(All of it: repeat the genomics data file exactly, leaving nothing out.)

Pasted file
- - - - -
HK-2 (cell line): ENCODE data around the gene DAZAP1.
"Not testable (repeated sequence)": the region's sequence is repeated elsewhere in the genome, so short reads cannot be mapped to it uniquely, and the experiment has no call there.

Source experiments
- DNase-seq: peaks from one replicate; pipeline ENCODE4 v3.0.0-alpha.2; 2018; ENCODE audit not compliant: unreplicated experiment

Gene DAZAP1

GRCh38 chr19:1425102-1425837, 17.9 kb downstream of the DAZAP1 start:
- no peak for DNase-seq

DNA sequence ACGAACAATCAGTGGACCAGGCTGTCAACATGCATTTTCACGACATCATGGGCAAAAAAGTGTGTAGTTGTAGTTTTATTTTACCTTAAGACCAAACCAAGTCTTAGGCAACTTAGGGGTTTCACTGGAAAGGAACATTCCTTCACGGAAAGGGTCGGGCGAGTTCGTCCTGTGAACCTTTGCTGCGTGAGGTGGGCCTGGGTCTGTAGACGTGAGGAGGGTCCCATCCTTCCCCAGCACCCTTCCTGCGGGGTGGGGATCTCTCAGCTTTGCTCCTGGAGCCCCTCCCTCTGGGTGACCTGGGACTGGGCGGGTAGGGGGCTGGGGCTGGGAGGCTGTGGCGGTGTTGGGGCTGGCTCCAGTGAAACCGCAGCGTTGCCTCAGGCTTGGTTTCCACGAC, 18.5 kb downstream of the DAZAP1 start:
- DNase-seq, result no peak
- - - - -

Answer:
HK-2 (cell line): ENCODE data around the gene DAZAP1.
"Not testable (repeated sequence)": the region's sequence is repeated elsewhere in the genome, so short reads cannot be mapped to it uniquely, and the experiment has no call there.

Source experiments
- DNase-seq: peaks from one replicate; pipeline ENCODE4 v3.0.0-alpha.2; 2018; ENCODE audit not compliant: unreplicated experiment

Gene DAZAP1

GRCh38 chr19:1425102-1425837, 17.9 kb downstream of the DAZAP1 start:
- no peak for DNase-seq

DNA sequence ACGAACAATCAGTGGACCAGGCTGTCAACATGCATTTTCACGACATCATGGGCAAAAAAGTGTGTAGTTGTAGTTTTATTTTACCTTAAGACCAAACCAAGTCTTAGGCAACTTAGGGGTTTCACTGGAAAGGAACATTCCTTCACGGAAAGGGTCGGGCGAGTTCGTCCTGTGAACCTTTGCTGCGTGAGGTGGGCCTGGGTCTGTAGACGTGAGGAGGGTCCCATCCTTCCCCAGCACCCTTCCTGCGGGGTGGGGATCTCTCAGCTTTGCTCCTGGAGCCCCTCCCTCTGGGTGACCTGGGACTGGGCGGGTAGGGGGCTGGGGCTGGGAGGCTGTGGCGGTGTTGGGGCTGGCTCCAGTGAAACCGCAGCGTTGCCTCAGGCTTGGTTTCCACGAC, 18.5 kb downstream of the DAZAP1 start:
- DNase-seq, result no peak